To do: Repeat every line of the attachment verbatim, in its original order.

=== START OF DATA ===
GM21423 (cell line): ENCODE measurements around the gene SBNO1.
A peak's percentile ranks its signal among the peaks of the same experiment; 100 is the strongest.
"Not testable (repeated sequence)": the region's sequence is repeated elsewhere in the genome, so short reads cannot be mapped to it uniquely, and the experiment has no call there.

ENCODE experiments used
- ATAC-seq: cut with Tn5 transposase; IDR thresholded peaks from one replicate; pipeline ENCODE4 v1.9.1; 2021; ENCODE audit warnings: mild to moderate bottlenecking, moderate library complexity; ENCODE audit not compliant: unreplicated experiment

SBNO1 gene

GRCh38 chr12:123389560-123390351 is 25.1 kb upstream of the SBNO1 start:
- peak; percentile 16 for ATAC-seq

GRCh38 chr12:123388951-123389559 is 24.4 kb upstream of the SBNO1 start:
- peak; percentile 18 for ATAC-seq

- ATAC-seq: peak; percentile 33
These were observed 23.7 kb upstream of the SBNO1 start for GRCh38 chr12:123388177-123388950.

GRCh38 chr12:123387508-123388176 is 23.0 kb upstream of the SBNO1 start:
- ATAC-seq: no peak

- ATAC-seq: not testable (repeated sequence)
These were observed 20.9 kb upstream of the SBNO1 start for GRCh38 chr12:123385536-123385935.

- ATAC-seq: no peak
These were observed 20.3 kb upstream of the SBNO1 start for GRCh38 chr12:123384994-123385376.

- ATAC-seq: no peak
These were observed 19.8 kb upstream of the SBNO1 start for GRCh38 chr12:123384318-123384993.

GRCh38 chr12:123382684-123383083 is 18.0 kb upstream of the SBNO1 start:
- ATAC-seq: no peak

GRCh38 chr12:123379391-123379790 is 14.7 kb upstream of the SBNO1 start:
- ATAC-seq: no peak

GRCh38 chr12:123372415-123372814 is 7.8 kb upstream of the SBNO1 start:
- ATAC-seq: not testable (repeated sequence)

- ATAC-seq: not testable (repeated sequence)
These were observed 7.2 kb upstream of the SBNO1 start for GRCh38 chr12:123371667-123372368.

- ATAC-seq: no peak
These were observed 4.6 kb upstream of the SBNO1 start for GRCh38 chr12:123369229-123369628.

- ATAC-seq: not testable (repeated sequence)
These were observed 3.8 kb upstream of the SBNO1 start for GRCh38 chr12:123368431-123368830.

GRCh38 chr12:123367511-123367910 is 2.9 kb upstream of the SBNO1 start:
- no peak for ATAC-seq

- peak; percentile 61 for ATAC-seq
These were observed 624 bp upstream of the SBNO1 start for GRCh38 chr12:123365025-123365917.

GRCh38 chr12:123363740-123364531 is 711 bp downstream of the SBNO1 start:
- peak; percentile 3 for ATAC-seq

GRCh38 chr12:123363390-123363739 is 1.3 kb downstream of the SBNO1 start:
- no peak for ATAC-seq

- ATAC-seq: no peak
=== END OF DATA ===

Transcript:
GM21423 (cell line): ENCODE measurements around the gene SBNO1.
A peak's percentile ranks its signal among the peaks of the same experiment; 100 is the strongest.
"Not testable (repeated sequence)": the region's sequence is repeated elsewhere in the genome, so short reads cannot be mapped to it uniquely, and the experiment has no call there.

ENCODE experiments used
- ATAC-seq: cut with Tn5 transposase; IDR thresholded peaks from one replicate; pipeline ENCODE4 v1.9.1; 2021; ENCODE audit warnings: mild to moderate bottlenecking, moderate library complexity; ENCODE audit not compliant: unreplicated experiment

SBNO1 gene

GRCh38 chr12:123389560-123390351 is 25.1 kb upstream of the SBNO1 start:
- peak; percentile 16 for ATAC-seq

GRCh38 chr12:123388951-123389559 is 24.4 kb upstream of the SBNO1 start:
- peak; percentile 18 for ATAC-seq

- ATAC-seq: peak; percentile 33
These were observed 23.7 kb upstream of the SBNO1 start for GRCh38 chr12:123388177-123388950.

GRCh38 chr12:123387508-123388176 is 23.0 kb upstream of the SBNO1 start:
- ATAC-seq: no peak

- ATAC-seq: not testable (repeated sequence)
These were observed 20.9 kb upstream of the SBNO1 start for GRCh38 chr12:123385536-123385935.

- ATAC-seq: no peak
These were observed 20.3 kb upstream of the SBNO1 start for GRCh38 chr12:123384994-123385376.

- ATAC-seq: no peak
These were observed 19.8 kb upstream of the SBNO1 start for GRCh38 chr12:123384318-123384993.

GRCh38 chr12:123382684-123383083 is 18.0 kb upstream of the SBNO1 start:
- ATAC-seq: no peak

GRCh38 chr12:123379391-123379790 is 14.7 kb upstream of the SBNO1 start:
- ATAC-seq: no peak

GRCh38 chr12:123372415-123372814 is 7.8 kb upstream of the SBNO1 start:
- ATAC-seq: not testable (repeated sequence)

- ATAC-seq: not testable (repeated sequence)
These were observed 7.2 kb upstream of the SBNO1 start for GRCh38 chr12:123371667-123372368.

- ATAC-seq: no peak
These were observed 4.6 kb upstream of the SBNO1 start for GRCh38 chr12:123369229-123369628.

- ATAC-seq: not testable (repeated sequence)
These were observed 3.8 kb upstream of the SBNO1 start for GRCh38 chr12:123368431-123368830.

GRCh38 chr12:123367511-123367910 is 2.9 kb upstream of the SBNO1 start:
- no peak for ATAC-seq

- peak; percentile 61 for ATAC-seq
These were observed 624 bp upstream of the SBNO1 start for GRCh38 chr12:123365025-123365917.

GRCh38 chr12:123363740-123364531 is 711 bp downstream of the SBNO1 start:
- peak; percentile 3 for ATAC-seq

GRCh38 chr12:123363390-123363739 is 1.3 kb downstream of the SBNO1 start:
- no peak for ATAC-seq

- ATAC-seq: no peak